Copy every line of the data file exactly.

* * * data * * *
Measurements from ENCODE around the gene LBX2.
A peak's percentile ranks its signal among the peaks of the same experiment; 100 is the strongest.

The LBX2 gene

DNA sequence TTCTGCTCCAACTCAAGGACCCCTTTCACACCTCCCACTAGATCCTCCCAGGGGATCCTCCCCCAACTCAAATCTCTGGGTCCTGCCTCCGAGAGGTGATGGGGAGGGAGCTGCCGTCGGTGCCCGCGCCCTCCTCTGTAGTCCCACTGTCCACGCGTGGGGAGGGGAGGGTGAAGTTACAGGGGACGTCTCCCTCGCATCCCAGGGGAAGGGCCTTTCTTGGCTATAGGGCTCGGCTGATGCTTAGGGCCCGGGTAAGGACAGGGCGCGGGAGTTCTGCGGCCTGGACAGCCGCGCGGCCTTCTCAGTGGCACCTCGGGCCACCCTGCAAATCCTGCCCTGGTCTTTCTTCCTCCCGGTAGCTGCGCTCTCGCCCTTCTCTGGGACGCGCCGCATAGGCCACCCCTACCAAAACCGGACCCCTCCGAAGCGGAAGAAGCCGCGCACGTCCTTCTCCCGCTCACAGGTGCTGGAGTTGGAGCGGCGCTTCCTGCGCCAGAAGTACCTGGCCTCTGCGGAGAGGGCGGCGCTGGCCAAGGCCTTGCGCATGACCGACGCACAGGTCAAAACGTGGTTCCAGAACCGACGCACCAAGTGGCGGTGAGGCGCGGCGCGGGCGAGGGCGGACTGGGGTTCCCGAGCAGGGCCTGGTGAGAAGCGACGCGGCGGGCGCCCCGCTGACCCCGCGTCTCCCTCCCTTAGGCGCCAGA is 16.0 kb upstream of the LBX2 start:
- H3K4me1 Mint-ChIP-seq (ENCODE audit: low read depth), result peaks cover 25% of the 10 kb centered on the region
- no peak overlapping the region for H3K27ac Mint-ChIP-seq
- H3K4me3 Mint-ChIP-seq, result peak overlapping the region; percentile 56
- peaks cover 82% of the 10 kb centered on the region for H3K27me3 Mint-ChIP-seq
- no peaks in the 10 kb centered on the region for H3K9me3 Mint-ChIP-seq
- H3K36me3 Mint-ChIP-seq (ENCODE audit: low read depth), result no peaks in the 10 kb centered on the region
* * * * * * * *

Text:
Measurements from ENCODE around the gene LBX2.
A peak's percentile ranks its signal among the peaks of the same experiment; 100 is the strongest.

The LBX2 gene

DNA sequence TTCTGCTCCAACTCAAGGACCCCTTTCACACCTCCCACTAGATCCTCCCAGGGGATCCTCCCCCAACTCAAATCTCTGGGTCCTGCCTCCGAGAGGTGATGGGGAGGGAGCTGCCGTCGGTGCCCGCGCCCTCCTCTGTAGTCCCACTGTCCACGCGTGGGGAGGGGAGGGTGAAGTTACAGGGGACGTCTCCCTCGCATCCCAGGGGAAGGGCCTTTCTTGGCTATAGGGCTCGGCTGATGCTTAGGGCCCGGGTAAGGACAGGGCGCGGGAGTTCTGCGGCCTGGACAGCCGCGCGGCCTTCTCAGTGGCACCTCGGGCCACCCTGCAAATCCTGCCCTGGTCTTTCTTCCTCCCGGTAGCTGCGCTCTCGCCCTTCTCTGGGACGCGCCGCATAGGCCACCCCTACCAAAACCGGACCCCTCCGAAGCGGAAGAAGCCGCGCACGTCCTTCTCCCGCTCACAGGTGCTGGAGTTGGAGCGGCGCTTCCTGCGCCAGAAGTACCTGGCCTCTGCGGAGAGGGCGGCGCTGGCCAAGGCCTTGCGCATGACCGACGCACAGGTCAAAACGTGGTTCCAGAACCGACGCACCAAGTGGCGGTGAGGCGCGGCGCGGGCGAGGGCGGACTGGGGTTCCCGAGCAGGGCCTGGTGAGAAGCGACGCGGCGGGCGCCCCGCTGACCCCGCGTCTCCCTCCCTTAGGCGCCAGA is 16.0 kb upstream of the LBX2 start:
- H3K4me1 Mint-ChIP-seq (ENCODE audit: low read depth), result peaks cover 25% of the 10 kb centered on the region
- no peak overlapping the region for H3K27ac Mint-ChIP-seq
- H3K4me3 Mint-ChIP-seq, result peak overlapping the region; percentile 56
- peaks cover 82% of the 10 kb centered on the region for H3K27me3 Mint-ChIP-seq
- no peaks in the 10 kb centered on the region for H3K9me3 Mint-ChIP-seq
- H3K36me3 Mint-ChIP-seq (ENCODE audit: low read depth), result no peaks in the 10 kb centered on the region